The Fin Fest took place in the Knights Templar pub in London on Friday 7 February. It was a chance to meet friends, colleagues, from a long time ago, but I missed it. Because I was having a leisurely lunch with some of those friends and it took rather longer than we anticipated. One of our number is losing his hearing, so he didn’t want to go into the very noisy pub where he would not be able to understand a word said to him. I wasn’t that keen to go to the pub because it is owned by arch-Brexiter Mr Martin; and anyway it was very pleasant eating and drinking in the Natural Kitchen restaurant, although the bill turned out to be a bit of a stinger . . .
Two drone shots (using a Mavic Air), one of Gamlingay’s new churchyard and one of trees in Southill. Both views are a refreshing change from being on the ground.
And a “bug hotel” near the Gamlingay churchyard, followed by a bus shelter in St Neots. The latter has “Lest We Forget” on the perspex, along with poppies, but their existence the whole year round probably means that we have forgotten already . . .
And the UK-EU flag is an example of how we might well have forgotten: the combatants of the Second World War would have been proud to be part of a union of European nations, not desperate to leave as we did (nominally, at least) on 31 January 2020. An act of self-harm.
Turbine Tour: a school group wanted to see our wind turbine, the Gamlingay Community Turbine. The students were carrying out a project designing a turbine generator and I was able to provide them with the background to our turbine, for which I was the aviation adviser while the installation was planned.
It was also time for marmalade; this can be made only with Seville oranges, my expert tells me, so we have to take advantage of the supply from Spain at this time of the year. And sourdough bread . . . my expert is good at this as well.
A visit to the Algarve, east of Faro, to visit my mother. Boarding in Fuseta, a fishing village with holiday accommodation, the weather was cool, but mostly fine. One morning was orange, recalling the effects of the Australian fires.
The night shot is of the pub next to the church in our village. It is often the case, it seems, that the churchgoer can visit the pub after church; on the other hand there used to be a rule in devout communities that you couldn’t visit a pub unless you were a traveller, and a traveller was someone who had travelled at least three miles. So if a pub was at least three miles from any other habitation, every visitor was a “bona fide traveller” (see Playboy of the Western World by Synge).
A walk in Riverside Park in St Neots yielded some low-sun shots that I wasn’t expecting to be successful. I worked at the positioning of the bikers and skaters, but I was very pleasantly surprised at the dynamic range available from my new Fuji X-T30.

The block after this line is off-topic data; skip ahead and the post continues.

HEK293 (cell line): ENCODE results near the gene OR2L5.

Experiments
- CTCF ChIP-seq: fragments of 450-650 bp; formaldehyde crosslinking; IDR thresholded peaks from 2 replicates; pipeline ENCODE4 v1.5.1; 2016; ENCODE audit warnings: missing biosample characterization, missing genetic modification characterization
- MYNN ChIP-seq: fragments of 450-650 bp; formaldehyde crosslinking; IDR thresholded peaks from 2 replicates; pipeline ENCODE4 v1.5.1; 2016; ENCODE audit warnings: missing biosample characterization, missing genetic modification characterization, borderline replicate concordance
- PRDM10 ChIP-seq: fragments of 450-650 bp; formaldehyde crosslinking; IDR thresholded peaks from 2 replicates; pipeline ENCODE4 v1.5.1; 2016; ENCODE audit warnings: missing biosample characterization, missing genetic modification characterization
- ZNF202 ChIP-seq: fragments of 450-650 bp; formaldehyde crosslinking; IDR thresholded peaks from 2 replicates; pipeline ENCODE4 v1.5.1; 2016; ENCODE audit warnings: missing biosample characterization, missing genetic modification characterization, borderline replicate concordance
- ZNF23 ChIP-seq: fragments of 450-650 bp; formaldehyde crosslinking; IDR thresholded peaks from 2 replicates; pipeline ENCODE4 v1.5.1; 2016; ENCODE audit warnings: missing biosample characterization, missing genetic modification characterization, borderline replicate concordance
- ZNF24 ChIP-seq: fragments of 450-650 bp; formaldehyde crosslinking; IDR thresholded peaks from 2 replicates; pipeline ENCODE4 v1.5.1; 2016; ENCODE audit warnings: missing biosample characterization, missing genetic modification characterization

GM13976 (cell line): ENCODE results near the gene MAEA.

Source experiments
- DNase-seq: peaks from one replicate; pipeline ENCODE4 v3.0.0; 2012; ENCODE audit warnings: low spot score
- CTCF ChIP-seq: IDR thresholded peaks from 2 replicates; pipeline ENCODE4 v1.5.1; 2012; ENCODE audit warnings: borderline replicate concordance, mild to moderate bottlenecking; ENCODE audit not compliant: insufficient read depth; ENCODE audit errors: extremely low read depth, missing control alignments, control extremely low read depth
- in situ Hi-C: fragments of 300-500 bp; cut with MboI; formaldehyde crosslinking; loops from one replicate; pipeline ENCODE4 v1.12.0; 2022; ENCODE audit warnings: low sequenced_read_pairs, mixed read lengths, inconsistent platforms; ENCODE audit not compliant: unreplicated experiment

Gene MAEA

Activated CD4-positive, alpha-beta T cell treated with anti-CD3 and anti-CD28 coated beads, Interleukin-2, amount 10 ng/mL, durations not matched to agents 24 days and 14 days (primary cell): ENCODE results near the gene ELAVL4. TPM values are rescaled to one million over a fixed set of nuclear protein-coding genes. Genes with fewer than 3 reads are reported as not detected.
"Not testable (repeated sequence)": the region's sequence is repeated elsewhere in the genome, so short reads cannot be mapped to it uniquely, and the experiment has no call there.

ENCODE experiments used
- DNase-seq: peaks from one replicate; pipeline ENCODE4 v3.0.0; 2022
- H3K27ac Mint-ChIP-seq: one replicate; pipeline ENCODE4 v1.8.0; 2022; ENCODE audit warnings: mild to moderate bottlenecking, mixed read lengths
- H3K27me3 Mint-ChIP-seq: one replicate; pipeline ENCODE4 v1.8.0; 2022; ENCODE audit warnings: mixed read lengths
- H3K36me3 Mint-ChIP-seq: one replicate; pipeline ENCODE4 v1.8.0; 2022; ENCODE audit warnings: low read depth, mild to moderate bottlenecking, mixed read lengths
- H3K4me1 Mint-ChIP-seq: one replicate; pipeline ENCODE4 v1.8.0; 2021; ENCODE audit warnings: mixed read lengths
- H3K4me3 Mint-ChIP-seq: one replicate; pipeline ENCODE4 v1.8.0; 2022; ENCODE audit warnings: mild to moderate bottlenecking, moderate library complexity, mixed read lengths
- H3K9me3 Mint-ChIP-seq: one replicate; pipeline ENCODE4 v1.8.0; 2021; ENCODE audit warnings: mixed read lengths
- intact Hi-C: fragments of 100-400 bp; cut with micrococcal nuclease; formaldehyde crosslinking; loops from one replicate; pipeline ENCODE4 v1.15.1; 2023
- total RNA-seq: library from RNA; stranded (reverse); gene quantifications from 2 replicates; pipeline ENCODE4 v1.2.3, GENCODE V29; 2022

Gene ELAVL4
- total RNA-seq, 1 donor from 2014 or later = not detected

The pond shot is from Wimpole estate, a low reflection shot towards the Wimpole Folly.
I had occasion this week to travel to London for a talk at the Royal Aeronautical Society– on UAVs (“drones”) – given by an academic who has studied the effects of this sort of warfare on its operators. It was an interesting talk, but one which made me glad that I have never had anything to do with such operations, directly at any rate.
I managed to grab a few photos while I travelled; I started with the scene of food wagons arranged on the forecourt of this near-derelict London Club, the “In and Out”, as it was called by some. I’m glad that it is being used for something, but it’s a real shame that such a grand building is so neglected, particularly given the lack of affordable housing available in the country and in the capital. Of course, if this were split into affordable housing some “entrepreneur” would sublet it for vast profit.
After the talk I wandered back to King’s Cross, but only after I had visited the monument Wellington Arch at Hyde Park Corner.
To get back to Piccadilly I used the subway where I found this small encampment. It provides the occupant with privacy and some comfort, perhaps, but it will not stop night revellers abusing the occupant; the comfort must be illusory . . .
There is quite a contrast between the subway tent and the scene above ground; or with the scene at the recently-refurbished King’s Cross Square:
I broke the valve stem off one of my bike tyres so visited St Neots for their bike shop (Broken Spoke). While in St Neots I found the High Street closed off for a parade: the local Royal Air Force Air Cadets were being granted the Freedom of St Neots in a ceremony in the main square. I had a look at the officials and the audience.
On my way through town I noticed this couple on a bench; that could be me before too long . . .
And here is a happy announcement, seen on the side of the road in the middle of the countryside:
You have about 2 minutes’ warning on our street when one of these highly powered polluters is approaching. They whistle occasionally, but it’s the sound of the wheels, rubber covers barely effective at muting the trundle, that tells you a steam traction engine is not far away. And although the smoke is probably much worse than most diesels on the road, the sight and sound of these machines are balm to the soul.
I drive home on different routes, but sometimes I drive past Old Warden airfield, home of the Shuttleworth Collection. Before I reached the gate I could see and hear an interesting engine which turned out to be that of a Hurricane – one of the three of the Collection.
The Hurricane had been flying with this delightful machine, a DH89a Rapide. This venerable old lady has been around a good while and it’s amazing to me to consider calling it an airliner, so small and delicate is the machine, so limited its capacity for passengers.